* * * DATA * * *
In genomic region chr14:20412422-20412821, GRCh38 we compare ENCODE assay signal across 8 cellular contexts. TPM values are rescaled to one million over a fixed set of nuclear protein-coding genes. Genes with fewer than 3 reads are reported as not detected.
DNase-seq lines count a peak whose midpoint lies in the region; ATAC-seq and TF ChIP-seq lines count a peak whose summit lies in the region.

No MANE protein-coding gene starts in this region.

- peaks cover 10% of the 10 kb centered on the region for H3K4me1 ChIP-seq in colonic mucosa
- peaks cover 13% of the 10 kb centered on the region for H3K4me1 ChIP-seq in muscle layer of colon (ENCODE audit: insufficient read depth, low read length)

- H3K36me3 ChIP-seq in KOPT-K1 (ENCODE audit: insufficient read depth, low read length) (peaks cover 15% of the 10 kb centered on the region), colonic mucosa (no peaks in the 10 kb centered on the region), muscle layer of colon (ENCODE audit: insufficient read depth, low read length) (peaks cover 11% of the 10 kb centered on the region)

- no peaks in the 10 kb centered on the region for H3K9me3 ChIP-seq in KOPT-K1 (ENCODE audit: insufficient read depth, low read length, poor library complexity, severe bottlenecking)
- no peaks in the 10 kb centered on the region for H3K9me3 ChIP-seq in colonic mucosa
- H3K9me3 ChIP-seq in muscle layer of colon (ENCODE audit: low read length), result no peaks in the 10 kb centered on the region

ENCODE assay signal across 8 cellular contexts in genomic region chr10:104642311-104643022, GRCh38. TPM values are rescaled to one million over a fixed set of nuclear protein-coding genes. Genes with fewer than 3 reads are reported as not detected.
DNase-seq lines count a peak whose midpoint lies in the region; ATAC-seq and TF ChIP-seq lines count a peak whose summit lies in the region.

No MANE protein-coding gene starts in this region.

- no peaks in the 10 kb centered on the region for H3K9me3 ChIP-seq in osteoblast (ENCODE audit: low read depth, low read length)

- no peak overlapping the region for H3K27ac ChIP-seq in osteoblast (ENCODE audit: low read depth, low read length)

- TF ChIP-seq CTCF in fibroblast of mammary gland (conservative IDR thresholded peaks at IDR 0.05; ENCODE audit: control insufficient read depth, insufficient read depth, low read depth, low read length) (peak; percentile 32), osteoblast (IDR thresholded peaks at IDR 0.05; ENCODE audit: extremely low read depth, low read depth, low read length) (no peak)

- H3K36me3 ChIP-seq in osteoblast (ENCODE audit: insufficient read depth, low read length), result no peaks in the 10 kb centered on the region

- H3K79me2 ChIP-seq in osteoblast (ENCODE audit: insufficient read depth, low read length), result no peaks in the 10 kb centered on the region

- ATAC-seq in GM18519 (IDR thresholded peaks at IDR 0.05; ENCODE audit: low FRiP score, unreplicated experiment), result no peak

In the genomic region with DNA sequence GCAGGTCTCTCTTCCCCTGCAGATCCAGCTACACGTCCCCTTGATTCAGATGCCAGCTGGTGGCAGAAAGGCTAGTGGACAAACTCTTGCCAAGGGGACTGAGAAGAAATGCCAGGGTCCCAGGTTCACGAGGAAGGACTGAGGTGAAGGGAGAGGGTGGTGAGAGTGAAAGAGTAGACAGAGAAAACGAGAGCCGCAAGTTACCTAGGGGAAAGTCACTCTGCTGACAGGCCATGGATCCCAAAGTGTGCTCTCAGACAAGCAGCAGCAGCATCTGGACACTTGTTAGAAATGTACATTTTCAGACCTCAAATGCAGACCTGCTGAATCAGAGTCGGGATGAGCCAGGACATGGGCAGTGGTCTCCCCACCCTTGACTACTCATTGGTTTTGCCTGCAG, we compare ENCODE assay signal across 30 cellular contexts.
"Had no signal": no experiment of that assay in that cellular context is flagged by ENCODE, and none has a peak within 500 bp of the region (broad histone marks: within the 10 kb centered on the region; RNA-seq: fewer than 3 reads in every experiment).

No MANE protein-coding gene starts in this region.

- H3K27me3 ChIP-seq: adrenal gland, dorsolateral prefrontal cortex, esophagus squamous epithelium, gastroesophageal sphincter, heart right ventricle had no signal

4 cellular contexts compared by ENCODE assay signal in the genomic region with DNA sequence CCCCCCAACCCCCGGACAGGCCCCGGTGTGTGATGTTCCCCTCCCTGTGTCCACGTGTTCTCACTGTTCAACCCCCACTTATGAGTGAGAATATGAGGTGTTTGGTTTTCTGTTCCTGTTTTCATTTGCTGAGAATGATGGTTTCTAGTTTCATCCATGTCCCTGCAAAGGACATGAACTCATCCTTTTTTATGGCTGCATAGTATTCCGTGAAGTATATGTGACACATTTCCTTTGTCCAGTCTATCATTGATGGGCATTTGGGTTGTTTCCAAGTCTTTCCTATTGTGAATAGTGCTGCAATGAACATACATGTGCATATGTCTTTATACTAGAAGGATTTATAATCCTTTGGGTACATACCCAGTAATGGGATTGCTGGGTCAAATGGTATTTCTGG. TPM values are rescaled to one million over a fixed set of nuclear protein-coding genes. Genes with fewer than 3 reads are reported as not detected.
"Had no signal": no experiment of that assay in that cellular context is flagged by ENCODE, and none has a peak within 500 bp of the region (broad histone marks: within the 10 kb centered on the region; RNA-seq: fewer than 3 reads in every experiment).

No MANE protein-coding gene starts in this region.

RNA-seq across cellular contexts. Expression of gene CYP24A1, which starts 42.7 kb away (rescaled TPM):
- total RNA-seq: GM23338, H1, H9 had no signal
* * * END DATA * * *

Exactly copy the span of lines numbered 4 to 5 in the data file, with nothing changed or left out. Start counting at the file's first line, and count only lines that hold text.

- peaks cover 10% of the 10 kb centered on the region for H3K4me1 ChIP-seq in colonic mucosa
- peaks cover 13% of the 10 kb centered on the region for H3K4me1 ChIP-seq in muscle layer of colon (ENCODE audit: insufficient read depth, low read length)